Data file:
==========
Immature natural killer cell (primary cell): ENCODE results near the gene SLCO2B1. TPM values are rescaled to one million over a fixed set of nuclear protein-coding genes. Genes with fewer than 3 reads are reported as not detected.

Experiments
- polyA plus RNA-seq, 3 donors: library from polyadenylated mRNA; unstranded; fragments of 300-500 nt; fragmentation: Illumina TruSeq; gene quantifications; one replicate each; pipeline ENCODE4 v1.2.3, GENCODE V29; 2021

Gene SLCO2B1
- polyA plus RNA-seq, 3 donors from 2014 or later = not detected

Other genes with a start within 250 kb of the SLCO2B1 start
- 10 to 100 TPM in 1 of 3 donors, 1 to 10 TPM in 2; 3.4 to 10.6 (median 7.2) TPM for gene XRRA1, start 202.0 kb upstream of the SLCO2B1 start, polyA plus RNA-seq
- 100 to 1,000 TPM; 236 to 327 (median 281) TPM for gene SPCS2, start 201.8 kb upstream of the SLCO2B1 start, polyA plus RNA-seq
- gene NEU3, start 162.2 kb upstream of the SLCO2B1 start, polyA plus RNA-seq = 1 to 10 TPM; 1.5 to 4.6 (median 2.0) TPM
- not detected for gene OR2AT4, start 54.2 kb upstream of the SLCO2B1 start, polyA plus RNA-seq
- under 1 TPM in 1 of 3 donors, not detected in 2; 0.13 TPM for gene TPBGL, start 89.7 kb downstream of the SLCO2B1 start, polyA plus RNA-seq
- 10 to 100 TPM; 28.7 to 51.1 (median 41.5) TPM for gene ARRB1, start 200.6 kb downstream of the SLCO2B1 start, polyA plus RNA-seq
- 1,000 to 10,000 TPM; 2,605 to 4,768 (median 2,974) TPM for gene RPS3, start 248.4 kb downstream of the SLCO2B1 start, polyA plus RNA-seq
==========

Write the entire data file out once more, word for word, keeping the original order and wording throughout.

Immature natural killer cell (primary cell): ENCODE results near the gene SLCO2B1. TPM values are rescaled to one million over a fixed set of nuclear protein-coding genes. Genes with fewer than 3 reads are reported as not detected.

Experiments
- polyA plus RNA-seq, 3 donors: library from polyadenylated mRNA; unstranded; fragments of 300-500 nt; fragmentation: Illumina TruSeq; gene quantifications; one replicate each; pipeline ENCODE4 v1.2.3, GENCODE V29; 2021

Gene SLCO2B1
- polyA plus RNA-seq, 3 donors from 2014 or later = not detected

Other genes with a start within 250 kb of the SLCO2B1 start
- 10 to 100 TPM in 1 of 3 donors, 1 to 10 TPM in 2; 3.4 to 10.6 (median 7.2) TPM for gene XRRA1, start 202.0 kb upstream of the SLCO2B1 start, polyA plus RNA-seq
- 100 to 1,000 TPM; 236 to 327 (median 281) TPM for gene SPCS2, start 201.8 kb upstream of the SLCO2B1 start, polyA plus RNA-seq
- gene NEU3, start 162.2 kb upstream of the SLCO2B1 start, polyA plus RNA-seq = 1 to 10 TPM; 1.5 to 4.6 (median 2.0) TPM
- not detected for gene OR2AT4, start 54.2 kb upstream of the SLCO2B1 start, polyA plus RNA-seq
- under 1 TPM in 1 of 3 donors, not detected in 2; 0.13 TPM for gene TPBGL, start 89.7 kb downstream of the SLCO2B1 start, polyA plus RNA-seq
- 10 to 100 TPM; 28.7 to 51.1 (median 41.5) TPM for gene ARRB1, start 200.6 kb downstream of the SLCO2B1 start, polyA plus RNA-seq
- 1,000 to 10,000 TPM; 2,605 to 4,768 (median 2,974) TPM for gene RPS3, start 248.4 kb downstream of the SLCO2B1 start, polyA plus RNA-seq